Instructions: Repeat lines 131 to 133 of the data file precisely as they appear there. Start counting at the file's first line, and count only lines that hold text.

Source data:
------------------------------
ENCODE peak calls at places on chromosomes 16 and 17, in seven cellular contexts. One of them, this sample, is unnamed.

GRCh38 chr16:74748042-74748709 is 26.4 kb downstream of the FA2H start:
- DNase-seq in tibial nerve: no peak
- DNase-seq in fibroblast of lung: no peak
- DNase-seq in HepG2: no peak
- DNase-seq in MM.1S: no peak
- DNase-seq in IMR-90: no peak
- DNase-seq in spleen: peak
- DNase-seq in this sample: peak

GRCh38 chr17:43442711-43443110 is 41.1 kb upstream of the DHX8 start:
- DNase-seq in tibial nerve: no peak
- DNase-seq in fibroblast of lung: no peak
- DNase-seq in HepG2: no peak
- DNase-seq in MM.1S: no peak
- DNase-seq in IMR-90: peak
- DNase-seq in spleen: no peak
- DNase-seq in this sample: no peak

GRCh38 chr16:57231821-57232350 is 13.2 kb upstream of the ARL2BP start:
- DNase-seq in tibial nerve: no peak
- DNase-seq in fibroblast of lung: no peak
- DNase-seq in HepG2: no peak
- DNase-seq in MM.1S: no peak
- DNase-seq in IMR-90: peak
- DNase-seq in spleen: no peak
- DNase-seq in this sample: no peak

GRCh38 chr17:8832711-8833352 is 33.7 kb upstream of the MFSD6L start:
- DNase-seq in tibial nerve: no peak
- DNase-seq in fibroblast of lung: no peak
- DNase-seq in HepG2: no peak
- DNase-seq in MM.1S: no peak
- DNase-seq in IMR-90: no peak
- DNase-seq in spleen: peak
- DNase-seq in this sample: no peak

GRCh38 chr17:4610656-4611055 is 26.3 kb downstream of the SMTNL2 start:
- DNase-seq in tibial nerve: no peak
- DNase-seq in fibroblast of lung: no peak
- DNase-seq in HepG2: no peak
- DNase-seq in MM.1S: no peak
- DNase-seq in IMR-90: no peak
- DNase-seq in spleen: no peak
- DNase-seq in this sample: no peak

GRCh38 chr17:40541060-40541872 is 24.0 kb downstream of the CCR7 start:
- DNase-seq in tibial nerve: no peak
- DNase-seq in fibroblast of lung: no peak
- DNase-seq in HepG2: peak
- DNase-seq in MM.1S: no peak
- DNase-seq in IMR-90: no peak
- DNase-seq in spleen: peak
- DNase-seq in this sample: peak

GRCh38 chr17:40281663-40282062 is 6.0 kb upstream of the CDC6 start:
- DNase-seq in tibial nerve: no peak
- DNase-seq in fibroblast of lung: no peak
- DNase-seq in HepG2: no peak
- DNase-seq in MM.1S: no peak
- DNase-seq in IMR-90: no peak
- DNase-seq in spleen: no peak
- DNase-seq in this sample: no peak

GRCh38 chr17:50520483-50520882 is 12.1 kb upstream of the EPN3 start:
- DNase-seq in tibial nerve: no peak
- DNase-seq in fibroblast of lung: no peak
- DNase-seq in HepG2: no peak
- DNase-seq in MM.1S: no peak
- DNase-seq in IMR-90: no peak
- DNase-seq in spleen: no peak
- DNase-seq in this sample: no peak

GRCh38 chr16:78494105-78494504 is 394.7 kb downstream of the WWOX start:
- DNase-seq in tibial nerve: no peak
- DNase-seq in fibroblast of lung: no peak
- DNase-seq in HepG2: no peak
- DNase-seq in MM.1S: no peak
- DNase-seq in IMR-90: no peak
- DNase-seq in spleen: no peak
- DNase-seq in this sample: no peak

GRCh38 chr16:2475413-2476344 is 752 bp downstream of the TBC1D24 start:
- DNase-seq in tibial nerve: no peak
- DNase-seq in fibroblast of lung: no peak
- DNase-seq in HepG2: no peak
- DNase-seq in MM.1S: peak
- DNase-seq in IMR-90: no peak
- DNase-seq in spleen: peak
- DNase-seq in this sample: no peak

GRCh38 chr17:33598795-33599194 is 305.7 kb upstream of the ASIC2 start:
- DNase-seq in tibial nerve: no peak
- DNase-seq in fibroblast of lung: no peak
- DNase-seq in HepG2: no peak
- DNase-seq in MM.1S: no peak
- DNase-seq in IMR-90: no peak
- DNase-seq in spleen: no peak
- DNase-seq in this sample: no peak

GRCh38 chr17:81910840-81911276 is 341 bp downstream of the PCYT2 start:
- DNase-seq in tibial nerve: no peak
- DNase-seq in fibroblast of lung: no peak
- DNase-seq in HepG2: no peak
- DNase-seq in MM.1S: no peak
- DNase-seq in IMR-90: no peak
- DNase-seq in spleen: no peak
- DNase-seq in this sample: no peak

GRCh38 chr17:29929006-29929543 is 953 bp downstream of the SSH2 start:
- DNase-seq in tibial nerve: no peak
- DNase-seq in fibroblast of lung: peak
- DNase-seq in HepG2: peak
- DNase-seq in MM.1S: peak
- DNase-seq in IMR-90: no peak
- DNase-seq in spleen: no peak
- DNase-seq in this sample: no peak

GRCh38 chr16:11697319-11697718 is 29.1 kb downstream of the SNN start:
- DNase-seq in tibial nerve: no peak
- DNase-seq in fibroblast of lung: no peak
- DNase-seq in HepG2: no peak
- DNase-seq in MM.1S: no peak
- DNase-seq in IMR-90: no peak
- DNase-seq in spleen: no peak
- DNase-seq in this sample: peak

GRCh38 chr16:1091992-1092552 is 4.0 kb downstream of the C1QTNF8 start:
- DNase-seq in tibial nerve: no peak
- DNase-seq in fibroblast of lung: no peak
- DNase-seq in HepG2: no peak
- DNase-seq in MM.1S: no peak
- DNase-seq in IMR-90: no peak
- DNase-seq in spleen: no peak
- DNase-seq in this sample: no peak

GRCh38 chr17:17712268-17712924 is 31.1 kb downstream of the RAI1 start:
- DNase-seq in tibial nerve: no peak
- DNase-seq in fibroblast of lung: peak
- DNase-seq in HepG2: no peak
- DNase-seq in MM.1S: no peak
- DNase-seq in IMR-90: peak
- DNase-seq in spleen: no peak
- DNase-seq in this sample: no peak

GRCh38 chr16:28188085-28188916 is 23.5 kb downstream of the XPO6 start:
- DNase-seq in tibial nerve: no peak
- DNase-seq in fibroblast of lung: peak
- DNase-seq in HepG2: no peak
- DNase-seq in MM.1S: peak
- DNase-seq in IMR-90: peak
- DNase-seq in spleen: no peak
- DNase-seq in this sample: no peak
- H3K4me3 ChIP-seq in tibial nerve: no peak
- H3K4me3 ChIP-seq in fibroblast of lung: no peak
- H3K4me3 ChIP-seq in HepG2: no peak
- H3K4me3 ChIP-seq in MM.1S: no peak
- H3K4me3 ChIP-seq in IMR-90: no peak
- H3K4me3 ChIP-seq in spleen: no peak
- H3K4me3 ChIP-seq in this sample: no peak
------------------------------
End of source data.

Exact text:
- DNase-seq in tibial nerve: no peak
- DNase-seq in fibroblast of lung: peak
- DNase-seq in HepG2: no peak